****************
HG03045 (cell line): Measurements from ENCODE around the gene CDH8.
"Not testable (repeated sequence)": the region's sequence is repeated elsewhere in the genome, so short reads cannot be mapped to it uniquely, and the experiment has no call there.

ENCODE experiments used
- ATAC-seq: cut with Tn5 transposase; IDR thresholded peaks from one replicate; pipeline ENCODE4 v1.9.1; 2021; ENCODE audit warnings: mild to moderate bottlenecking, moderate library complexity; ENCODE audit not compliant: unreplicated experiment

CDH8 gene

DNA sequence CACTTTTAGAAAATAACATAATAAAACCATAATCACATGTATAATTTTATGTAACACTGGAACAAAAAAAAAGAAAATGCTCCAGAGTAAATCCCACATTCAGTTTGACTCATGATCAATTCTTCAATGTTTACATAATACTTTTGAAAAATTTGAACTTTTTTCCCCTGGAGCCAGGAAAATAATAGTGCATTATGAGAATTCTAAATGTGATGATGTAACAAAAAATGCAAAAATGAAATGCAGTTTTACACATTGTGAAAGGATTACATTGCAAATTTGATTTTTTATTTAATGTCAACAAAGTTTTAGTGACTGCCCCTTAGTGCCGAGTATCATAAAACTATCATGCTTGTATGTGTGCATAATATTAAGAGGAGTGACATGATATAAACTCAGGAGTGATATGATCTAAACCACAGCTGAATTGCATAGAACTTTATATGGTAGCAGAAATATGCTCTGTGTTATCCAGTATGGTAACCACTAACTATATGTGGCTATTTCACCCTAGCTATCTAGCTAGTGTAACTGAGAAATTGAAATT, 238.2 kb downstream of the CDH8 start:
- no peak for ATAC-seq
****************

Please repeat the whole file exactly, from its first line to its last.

HG03045 (cell line): Measurements from ENCODE around the gene CDH8.
"Not testable (repeated sequence)": the region's sequence is repeated elsewhere in the genome, so short reads cannot be mapped to it uniquely, and the experiment has no call there.

ENCODE experiments used
- ATAC-seq: cut with Tn5 transposase; IDR thresholded peaks from one replicate; pipeline ENCODE4 v1.9.1; 2021; ENCODE audit warnings: mild to moderate bottlenecking, moderate library complexity; ENCODE audit not compliant: unreplicated experiment

CDH8 gene

DNA sequence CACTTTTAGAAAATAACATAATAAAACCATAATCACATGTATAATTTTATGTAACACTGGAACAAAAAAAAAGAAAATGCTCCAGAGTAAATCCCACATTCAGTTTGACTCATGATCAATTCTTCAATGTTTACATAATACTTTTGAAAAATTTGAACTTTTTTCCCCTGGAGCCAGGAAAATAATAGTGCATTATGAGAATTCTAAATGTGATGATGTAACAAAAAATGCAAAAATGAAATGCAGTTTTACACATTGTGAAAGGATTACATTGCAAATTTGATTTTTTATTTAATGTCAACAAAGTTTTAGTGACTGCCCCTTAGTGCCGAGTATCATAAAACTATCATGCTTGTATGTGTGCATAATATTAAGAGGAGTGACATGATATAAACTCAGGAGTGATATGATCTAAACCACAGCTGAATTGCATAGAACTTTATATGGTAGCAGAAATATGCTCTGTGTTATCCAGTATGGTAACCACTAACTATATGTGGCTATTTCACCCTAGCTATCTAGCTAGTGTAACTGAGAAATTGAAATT, 238.2 kb downstream of the CDH8 start:
- no peak for ATAC-seq